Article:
Wednesday, January 18, 2012

Don't They Want To Know What SOPA Is?

In case you haven't heard, some pretty big websites will be shutting down for 12 hours today in protest of a bill that some out of touch lawmakers are trying to get passed. The bill is called SOPA and that stands for the Stop Online Piracy Act. And while online piracy is bad, SOPA is even worse. Basically, SOPA would make it criminal to have any copyrighted material (and the definition of 'material' is so broad that it applies to just about anything and everything) on any website. Think about that. That's impossible to work around if you're a website. And really, it wouldn't exactly stop piracy. (The bill itself seems to have little indication that whoever wrote it has ever used the Internet or understands what piracy actually is.) This blog would cease to exist because of all of the pictures that I use with neither permission, nor malice. The implication of SOPA is that so many websites would cease to exist because of this law. Thus, several websites are going dark today to not only protest, but to also raise awareness of what this law could potentially do. But shockingly enough, people aren't quite understanding that this isn't a personal attack upon them.


Wikipedia is one of the major sites that will be dark today. Now, I don't know about you, but if I found out that a certain website that I frequented was unavailable in protest of some sort of new law that might happen, I'm pretty sure that I'd find out what the heck is going on. (And actually, one of my favorite websites, Reddit, is dark today in protest of SOPA. I imagine that today could end up being quite productive once I stop twitching from withdrawals..) But that doesn't seem to be the case with Wikipedia. No, people don't seem all that interested in why. Shocking, I know. All people seem to be interested in is (brace yourself) themselves. The big picture appears to be non-existent for a lot of folks.

I say that because I've been perusing the tweets that have gone out in regard to the darkness of Wikipedia. What I've learned is disconcerting at best and hypothesis affirming at worst. (That hypothesis being that we're doomed. OK, maybe that's not so much a hypothesis as it is something that I see society inching a little closer to every single day. It's still bad.) Let's look at some tweets and see if you notice the one thing that is glaringly missing from all of them.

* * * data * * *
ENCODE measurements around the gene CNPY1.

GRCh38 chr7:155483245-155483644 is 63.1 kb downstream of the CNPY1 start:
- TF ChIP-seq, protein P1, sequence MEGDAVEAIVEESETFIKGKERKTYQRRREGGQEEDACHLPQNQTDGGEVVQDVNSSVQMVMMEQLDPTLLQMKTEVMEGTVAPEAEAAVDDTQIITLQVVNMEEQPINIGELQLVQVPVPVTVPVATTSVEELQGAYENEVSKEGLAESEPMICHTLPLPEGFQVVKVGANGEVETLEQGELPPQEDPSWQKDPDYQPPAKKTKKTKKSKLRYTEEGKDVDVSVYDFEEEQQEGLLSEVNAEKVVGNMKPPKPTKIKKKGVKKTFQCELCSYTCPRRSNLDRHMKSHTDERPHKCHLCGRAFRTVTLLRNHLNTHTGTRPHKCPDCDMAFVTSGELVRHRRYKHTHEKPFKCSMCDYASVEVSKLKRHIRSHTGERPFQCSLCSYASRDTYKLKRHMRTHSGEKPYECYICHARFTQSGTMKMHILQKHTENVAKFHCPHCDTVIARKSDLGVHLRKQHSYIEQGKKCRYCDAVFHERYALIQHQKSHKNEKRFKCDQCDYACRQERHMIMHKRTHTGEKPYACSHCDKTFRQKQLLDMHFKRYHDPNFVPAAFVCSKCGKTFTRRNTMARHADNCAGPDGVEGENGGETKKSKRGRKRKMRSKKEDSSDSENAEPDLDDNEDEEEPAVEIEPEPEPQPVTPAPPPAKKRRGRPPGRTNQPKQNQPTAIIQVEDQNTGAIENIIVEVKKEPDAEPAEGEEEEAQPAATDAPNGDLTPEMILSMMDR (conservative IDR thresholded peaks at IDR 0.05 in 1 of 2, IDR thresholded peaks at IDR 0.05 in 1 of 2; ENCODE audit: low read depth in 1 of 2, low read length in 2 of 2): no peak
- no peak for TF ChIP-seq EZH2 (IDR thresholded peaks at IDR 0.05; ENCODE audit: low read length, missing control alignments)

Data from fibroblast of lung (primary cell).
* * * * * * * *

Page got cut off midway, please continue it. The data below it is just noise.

By the way, I wish that I could take credit for compiling all of these lovely tweets, but alas, I cannot. I found them in the Twitter feed of a (I'm sure) lovely one Katie Notopoulos. She seems like a hoot. But I'm simply basing that on her tweet that read "fight SOPA; send your congressman a d**kpic". (And by the way, under SOPA, neither Katie, nor I would be able to be putting any of this stuff on the Internet. So there's that. But I digress. Where was I? Oh, right. She's funny and she retweeted the following. Behold!







First of all, I can only hope that some of these people were tweeting these sentiments in an ironic fashion. Second, are they aware that Wikipedia, while a lovely source of information, is edited by regular people and can be changed at any given moment to say whatever you want it to say until someone else notices that Gary Oldman really isn't a giraffe or that Snoop Dogg's "Gin & Juice" is a "masterpiece" and then edits it to be more factual? I didn't even know that Wikipedia was being accepted by teachers/professors as a citable source. I'm not saying that there isn't great information on Wikipedia. There is. I'm just saying that it can't always be trusted to be correct. (I'm also saying that I may or may not have participated at one time in the altering of some Wikipedia entries in order to make them more humorous and to reflect my incredible disdain for people who may or may not be Gloria Allred. That's all.)

But did you notice that not one of these Wikipedia dependent individuals
didn't even question what in the world SOPA is? They think that Wikipedia shutting down for twelve hours is a problem? Are they aware that if SOPA was to pass that Wikipedia would likely be shut down for good? Why isn't anyone asking what SOPA is? Why isn't anyone asking why Wikipedia will be shut down? Man, how I wish that Facebook would do something like this. Could you imagine? The country would collectively wet itself if it couldn't get on Facebook for an entire day. (And let me tell you that if SOPA were to pass, Facebook would need to be shut down as well.) And people would ask what is up if Facebook went dark.

Today might be my most productive day ever without some of my favorite websites to mess around on and waste an extraordinary amount of time on. I might even go outside. I hear that's nice.

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3 comments:

Ashley said...

How about "do these individuals realize that they can look up their information in a BOOK??" cue the dramatic gasp.

Mare said...

A BOOK?!?!

=)

~ Mare

Juliana said...

This is the beginning of Govt arresting the freedom of the internet